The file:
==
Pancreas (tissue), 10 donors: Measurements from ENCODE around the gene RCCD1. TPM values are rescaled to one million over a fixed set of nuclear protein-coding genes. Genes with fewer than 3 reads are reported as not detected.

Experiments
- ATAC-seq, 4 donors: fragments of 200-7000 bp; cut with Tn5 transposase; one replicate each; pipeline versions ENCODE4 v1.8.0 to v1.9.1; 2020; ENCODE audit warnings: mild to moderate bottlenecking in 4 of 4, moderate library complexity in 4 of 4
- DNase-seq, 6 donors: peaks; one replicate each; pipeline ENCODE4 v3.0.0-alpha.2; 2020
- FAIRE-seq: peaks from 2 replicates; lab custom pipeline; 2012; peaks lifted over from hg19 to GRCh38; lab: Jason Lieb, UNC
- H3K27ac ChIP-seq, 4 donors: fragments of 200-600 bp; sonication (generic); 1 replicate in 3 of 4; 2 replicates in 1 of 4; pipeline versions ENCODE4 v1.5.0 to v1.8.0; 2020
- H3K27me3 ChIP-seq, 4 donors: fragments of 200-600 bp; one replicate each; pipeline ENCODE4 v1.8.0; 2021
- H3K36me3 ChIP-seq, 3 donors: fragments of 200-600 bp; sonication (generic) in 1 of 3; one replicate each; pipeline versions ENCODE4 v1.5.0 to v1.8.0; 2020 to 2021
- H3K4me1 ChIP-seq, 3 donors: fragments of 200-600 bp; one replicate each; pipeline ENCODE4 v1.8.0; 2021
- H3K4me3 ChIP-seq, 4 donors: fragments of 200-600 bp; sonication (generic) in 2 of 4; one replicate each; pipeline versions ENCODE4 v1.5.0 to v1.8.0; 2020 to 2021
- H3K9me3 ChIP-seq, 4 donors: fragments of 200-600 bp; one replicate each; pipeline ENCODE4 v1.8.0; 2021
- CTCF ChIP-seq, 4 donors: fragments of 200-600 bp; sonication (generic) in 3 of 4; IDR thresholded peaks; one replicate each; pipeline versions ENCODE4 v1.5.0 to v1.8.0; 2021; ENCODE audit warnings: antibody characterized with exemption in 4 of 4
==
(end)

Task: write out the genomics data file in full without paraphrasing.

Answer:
Pancreas (tissue), 10 donors: Measurements from ENCODE around the gene RCCD1. TPM values are rescaled to one million over a fixed set of nuclear protein-coding genes. Genes with fewer than 3 reads are reported as not detected.

Experiments
- ATAC-seq, 4 donors: fragments of 200-7000 bp; cut with Tn5 transposase; one replicate each; pipeline versions ENCODE4 v1.8.0 to v1.9.1; 2020; ENCODE audit warnings: mild to moderate bottlenecking in 4 of 4, moderate library complexity in 4 of 4
- DNase-seq, 6 donors: peaks; one replicate each; pipeline ENCODE4 v3.0.0-alpha.2; 2020
- FAIRE-seq: peaks from 2 replicates; lab custom pipeline; 2012; peaks lifted over from hg19 to GRCh38; lab: Jason Lieb, UNC
- H3K27ac ChIP-seq, 4 donors: fragments of 200-600 bp; sonication (generic); 1 replicate in 3 of 4; 2 replicates in 1 of 4; pipeline versions ENCODE4 v1.5.0 to v1.8.0; 2020
- H3K27me3 ChIP-seq, 4 donors: fragments of 200-600 bp; one replicate each; pipeline ENCODE4 v1.8.0; 2021
- H3K36me3 ChIP-seq, 3 donors: fragments of 200-600 bp; sonication (generic) in 1 of 3; one replicate each; pipeline versions ENCODE4 v1.5.0 to v1.8.0; 2020 to 2021
- H3K4me1 ChIP-seq, 3 donors: fragments of 200-600 bp; one replicate each; pipeline ENCODE4 v1.8.0; 2021
- H3K4me3 ChIP-seq, 4 donors: fragments of 200-600 bp; sonication (generic) in 2 of 4; one replicate each; pipeline versions ENCODE4 v1.5.0 to v1.8.0; 2020 to 2021
- H3K9me3 ChIP-seq, 4 donors: fragments of 200-600 bp; one replicate each; pipeline ENCODE4 v1.8.0; 2021
- CTCF ChIP-seq, 4 donors: fragments of 200-600 bp; sonication (generic) in 3 of 4; IDR thresholded peaks; one replicate each; pipeline versions ENCODE4 v1.5.0 to v1.8.0; 2021; ENCODE audit warnings: antibody characterized with exemption in 4 of 4